I was extremely nervous for our first critique day. There are a couple of real live Art People in this class. Coming in, I thought I’d be able to avoid being compared to Art People in a 100-level summer school class, but that was only because I’d forgotten how quickly this course tends to fill up during the semester. Even though I’ve been working to take my efforts seriously as an artist, there is still a level on which I don’t consider myself an Art Person or even a potential Art Person. That kind of mental work is much easier when I can be alone with my projects, or focus in on my own work in a group. I was afraid that any comparisons would out me as a pretender. Professor Ruby spent a bit of time discussing those fears with us, and I was a little relieved to realize that everyone had some concerns. Some of us shied away from drawing when we first started trying to do realistic drawings and didn’t understand how to do them, and others were encouraged to develop very high standards for their work because of early talent.
Looking at a series of drawings of the same chair done with the same technique brought out more similarities than differences. Yes, we all composed our drawings a little differently, and our lines varied in thickness and quality, but they were all clearly the same chair. In the initial drawing, there was much more variance, even though most of the class drew the chairs from the classroom. Julia drew one of the metal chairs from outside the student center, and I drew my puffy armchair. I almost wish I had drawn a class chair—it would throw the advances in my technique over the past week into sharper relief.) Some detailed elements from the initial drawings of classroom chairs didn’t make the transition to the string technique chair drawings, and I find that fascinating. For example, Celeste created a colorful background for her chair, and Ruby (my classmate, not to be confused with the professor) created some painstaking woodgrain.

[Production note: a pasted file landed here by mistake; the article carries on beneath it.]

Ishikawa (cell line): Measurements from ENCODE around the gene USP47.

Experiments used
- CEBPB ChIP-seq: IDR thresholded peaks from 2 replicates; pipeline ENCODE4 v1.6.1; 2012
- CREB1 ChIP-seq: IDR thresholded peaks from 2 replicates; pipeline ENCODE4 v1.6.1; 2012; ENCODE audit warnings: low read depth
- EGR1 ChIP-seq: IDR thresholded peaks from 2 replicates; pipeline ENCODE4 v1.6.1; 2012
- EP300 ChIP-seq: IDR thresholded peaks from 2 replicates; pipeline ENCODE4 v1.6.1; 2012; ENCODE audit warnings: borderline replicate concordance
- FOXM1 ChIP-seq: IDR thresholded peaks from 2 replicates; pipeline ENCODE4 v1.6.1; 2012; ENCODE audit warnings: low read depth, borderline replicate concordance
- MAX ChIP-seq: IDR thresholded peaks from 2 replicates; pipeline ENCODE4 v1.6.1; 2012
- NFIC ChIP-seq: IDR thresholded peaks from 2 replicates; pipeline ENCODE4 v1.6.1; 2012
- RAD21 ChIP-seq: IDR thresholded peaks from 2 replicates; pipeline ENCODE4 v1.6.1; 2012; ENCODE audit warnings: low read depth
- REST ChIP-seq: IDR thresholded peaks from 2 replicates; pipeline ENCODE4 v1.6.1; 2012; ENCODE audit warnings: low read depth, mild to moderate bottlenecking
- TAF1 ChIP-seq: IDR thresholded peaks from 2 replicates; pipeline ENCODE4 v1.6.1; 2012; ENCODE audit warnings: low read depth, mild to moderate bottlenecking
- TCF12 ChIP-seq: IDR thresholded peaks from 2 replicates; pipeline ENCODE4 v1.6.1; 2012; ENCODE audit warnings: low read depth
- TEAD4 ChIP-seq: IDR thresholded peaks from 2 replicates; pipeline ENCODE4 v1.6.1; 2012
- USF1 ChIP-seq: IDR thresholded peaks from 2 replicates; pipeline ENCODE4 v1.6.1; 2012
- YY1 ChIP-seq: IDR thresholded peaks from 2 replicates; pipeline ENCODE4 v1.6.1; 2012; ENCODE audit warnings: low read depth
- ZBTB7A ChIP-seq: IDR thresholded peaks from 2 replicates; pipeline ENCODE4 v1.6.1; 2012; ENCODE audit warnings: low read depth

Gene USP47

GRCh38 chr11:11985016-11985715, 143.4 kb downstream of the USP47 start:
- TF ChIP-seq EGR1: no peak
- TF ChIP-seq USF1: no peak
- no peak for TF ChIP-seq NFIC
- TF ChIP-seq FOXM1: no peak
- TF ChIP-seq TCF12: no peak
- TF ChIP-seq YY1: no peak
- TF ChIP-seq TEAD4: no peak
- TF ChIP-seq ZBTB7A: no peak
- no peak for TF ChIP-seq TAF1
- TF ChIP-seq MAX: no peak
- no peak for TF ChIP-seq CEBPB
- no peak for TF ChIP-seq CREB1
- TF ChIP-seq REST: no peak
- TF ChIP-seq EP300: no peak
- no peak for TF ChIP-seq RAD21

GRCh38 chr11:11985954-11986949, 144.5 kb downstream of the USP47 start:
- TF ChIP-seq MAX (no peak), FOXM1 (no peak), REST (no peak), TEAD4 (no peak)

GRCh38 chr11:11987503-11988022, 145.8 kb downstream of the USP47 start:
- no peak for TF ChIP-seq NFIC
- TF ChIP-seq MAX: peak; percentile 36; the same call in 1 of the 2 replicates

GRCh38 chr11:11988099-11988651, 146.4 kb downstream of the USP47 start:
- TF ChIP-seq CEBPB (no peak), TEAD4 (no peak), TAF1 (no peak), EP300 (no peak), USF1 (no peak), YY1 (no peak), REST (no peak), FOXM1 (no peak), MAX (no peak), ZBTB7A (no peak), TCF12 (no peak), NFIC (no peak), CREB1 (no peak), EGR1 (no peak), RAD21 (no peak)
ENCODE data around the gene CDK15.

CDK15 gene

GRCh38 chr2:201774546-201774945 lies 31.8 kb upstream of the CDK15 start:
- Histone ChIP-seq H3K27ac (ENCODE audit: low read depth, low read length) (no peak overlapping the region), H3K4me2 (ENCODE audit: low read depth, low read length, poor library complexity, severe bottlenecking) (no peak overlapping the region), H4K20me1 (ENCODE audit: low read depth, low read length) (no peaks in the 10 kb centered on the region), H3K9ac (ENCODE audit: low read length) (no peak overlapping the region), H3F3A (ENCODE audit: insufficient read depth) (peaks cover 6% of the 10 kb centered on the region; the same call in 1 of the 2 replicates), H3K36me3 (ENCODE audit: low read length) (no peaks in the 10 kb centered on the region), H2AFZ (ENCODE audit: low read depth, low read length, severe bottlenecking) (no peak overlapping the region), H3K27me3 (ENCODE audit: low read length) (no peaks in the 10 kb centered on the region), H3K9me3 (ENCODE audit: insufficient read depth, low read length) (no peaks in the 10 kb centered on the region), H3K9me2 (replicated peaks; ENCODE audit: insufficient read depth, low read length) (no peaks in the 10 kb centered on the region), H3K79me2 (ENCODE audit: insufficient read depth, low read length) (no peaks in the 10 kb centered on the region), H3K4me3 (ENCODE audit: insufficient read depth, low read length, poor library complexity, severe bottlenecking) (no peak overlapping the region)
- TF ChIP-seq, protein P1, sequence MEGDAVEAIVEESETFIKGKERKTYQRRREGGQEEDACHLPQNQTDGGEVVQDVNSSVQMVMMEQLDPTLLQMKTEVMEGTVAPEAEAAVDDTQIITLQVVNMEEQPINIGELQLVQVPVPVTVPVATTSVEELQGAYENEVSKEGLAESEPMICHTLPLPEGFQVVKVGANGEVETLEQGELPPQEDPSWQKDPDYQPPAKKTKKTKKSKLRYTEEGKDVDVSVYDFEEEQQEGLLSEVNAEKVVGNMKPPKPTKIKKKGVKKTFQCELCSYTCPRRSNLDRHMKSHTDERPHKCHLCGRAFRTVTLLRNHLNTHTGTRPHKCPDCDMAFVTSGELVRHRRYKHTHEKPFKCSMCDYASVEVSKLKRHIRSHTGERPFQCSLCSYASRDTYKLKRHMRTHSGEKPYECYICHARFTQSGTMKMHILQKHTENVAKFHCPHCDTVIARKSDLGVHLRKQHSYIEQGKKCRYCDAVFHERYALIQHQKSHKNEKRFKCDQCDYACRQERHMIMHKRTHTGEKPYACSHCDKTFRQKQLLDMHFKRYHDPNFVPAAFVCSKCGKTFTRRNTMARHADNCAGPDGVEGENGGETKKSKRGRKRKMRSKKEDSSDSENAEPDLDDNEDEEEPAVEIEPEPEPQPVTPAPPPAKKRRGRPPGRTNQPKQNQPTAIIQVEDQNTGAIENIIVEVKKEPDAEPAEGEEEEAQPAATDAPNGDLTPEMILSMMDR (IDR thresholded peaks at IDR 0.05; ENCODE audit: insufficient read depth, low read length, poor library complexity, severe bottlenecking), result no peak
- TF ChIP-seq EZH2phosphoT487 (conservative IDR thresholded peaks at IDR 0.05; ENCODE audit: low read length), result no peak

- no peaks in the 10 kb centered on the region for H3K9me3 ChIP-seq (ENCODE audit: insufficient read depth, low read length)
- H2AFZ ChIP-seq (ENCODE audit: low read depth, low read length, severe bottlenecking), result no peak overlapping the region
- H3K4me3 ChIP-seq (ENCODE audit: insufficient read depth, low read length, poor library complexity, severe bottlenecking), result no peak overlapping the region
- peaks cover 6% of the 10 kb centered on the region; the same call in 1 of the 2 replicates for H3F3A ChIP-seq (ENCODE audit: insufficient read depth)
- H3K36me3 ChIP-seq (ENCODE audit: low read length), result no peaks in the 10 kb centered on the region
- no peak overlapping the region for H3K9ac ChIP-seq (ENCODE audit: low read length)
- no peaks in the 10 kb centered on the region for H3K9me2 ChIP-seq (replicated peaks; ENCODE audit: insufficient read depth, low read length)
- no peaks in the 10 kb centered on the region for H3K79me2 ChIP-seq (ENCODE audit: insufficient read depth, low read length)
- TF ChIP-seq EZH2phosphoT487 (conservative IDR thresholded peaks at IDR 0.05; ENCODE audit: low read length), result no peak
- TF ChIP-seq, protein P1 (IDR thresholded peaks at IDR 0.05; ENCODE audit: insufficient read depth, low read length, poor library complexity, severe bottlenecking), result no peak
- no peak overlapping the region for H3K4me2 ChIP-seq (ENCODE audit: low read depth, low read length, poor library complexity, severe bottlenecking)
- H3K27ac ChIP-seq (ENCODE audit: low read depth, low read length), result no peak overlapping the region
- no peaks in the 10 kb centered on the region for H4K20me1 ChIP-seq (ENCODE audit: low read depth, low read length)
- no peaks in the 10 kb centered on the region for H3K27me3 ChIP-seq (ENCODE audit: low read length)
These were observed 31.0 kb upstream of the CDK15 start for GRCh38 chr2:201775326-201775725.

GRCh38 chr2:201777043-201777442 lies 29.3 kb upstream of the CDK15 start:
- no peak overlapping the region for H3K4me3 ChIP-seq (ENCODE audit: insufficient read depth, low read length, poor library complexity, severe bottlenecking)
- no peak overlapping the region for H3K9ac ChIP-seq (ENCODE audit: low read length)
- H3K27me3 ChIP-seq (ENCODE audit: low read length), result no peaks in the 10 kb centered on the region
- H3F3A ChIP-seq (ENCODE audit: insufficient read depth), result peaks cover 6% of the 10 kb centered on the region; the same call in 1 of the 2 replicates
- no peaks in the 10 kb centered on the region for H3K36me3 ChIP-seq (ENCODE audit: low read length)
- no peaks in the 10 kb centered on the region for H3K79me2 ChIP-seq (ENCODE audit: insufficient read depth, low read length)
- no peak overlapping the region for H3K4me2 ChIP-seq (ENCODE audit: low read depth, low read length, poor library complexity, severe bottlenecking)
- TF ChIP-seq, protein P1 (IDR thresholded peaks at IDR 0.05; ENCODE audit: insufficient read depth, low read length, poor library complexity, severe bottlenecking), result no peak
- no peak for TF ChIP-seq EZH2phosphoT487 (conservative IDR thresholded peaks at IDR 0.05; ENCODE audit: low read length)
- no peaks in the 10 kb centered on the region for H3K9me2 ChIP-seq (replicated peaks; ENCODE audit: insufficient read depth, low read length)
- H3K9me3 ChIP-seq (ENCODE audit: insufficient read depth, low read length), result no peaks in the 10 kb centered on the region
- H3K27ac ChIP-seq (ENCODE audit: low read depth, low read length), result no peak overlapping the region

In class, we discussed the differences between Ruby and Julia’s lines. Ruby’s chair has more of a dark bold line, while Julia’s is lighter and precise. We personified the lines—Ruby’s lines would be loud, bold, and brash, while Julia’s would be more reserved, but quietly confident and insistent. It was fascinating to look at other classmates’ lines in all of the projects we’ve worked on and realize how consistent they were.
What do my lines communicate about me? I realized that my lines are very similar to the way I talk—they start off more subtle and quiet, but become bolder and more confident as they go. I also think you can tell that I jumped into drawing the whole thing early on, and revised it almost completely more than once, getting closer in my approximations each time. In art as in life, I’d rather go back and change things than hesitate to do them…though, some of my later corrections (some made in the 45 minutes before class) to the chair were done with lines that look almost meek. I’m especially looking at the faint lines in the skirt of my chair; they don’t seem to fit with the rest of my lines.
As for the organic drawings, it was very interesting for me to see how everyone dealt with leaves, which was mostly by choosing subjects without leaves, or subjects where the leaves would not be the focus. I had struggled badly with them in the initial drawing and wanted to improve, so they were the focus of my potted plant drawing. I enjoyed the way Moza and Julia drew their flower petals and leaves with such intense focus. The smooth forms of their drawings were beautiful.
I came back to the studio at night to take some photos I’d missed. I found the circle of chairs at night strangely comforting. This was a helpful critique focused on growing, and I value that.